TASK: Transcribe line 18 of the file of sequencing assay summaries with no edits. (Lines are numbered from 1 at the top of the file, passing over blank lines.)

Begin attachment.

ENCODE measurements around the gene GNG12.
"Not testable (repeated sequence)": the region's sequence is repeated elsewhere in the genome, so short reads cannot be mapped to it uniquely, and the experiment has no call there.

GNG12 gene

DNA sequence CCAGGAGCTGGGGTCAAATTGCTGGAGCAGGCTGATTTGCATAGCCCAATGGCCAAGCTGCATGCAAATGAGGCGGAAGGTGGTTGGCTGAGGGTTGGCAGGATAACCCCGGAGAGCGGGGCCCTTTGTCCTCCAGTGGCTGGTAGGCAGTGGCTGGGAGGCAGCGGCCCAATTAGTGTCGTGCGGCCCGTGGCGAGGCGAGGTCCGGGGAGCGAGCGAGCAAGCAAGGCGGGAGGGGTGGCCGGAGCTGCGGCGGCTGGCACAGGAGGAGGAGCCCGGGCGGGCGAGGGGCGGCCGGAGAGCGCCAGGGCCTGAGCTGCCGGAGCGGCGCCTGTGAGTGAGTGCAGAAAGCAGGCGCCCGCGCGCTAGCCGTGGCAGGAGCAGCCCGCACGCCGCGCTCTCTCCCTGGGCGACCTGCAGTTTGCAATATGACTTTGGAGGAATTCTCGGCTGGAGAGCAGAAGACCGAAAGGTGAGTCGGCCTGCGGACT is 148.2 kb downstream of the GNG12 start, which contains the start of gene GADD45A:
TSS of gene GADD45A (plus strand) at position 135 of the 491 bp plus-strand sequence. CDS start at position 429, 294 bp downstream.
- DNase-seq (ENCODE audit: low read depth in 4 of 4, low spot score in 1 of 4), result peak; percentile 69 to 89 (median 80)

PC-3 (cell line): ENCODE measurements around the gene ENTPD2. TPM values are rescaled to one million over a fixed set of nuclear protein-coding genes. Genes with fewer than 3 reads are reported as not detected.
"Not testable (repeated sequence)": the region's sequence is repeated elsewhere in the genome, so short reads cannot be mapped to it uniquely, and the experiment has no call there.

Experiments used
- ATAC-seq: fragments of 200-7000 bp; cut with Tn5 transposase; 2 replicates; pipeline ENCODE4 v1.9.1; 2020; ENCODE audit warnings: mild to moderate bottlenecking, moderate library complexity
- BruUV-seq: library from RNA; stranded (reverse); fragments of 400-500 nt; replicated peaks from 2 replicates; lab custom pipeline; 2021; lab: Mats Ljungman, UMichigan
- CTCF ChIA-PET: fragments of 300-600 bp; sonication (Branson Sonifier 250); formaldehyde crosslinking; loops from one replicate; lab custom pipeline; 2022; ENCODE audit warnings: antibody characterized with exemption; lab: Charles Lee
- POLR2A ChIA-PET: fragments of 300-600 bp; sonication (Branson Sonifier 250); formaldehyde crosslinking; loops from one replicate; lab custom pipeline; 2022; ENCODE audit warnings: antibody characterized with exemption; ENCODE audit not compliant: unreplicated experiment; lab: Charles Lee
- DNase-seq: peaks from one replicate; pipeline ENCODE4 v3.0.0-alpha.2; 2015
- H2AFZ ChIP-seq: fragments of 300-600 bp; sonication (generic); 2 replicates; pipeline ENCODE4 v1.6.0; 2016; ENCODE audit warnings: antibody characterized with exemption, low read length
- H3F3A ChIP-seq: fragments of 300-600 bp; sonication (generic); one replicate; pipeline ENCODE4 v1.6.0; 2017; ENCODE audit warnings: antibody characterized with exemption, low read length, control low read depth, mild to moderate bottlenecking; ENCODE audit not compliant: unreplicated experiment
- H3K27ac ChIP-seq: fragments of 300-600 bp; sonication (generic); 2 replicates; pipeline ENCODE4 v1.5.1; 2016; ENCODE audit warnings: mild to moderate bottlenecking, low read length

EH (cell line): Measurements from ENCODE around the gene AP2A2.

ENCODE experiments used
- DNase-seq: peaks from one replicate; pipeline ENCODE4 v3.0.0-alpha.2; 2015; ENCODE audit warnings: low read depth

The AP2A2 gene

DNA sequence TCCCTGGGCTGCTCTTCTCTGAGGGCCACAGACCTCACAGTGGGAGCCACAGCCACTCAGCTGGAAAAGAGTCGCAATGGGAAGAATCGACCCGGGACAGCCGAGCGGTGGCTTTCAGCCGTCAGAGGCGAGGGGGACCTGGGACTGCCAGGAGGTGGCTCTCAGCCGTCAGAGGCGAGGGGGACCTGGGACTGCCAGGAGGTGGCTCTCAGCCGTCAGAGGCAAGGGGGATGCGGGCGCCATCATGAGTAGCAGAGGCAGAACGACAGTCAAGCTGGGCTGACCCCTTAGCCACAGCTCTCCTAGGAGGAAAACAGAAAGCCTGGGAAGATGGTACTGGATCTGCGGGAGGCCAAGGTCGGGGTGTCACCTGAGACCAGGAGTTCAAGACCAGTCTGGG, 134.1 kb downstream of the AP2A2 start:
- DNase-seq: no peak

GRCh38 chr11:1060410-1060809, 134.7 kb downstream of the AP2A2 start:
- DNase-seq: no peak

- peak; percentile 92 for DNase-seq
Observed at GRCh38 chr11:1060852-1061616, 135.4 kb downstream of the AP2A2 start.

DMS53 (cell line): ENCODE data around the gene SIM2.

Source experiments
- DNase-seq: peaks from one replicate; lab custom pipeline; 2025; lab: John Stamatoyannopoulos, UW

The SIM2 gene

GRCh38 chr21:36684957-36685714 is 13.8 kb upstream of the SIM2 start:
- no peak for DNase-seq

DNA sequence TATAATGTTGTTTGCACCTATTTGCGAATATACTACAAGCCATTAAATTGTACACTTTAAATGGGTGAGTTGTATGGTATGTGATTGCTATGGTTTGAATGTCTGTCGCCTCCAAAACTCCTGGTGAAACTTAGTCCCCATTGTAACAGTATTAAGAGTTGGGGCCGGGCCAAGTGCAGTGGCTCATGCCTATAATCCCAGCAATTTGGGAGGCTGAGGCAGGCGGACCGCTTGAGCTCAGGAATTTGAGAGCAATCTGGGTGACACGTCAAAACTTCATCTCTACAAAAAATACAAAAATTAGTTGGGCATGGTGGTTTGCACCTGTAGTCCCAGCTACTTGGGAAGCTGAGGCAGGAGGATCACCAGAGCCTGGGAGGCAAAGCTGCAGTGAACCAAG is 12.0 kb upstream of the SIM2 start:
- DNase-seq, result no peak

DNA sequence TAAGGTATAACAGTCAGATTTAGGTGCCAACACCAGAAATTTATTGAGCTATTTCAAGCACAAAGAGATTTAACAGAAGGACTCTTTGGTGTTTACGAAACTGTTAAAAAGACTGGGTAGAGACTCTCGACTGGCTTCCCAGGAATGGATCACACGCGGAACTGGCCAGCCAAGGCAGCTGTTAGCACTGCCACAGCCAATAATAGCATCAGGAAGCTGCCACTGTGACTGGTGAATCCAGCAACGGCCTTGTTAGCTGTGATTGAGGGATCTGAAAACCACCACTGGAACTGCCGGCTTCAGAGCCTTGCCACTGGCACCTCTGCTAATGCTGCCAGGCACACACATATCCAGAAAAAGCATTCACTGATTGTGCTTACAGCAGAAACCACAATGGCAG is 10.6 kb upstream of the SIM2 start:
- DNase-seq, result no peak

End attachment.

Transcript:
EH (cell line): Measurements from ENCODE around the gene AP2A2.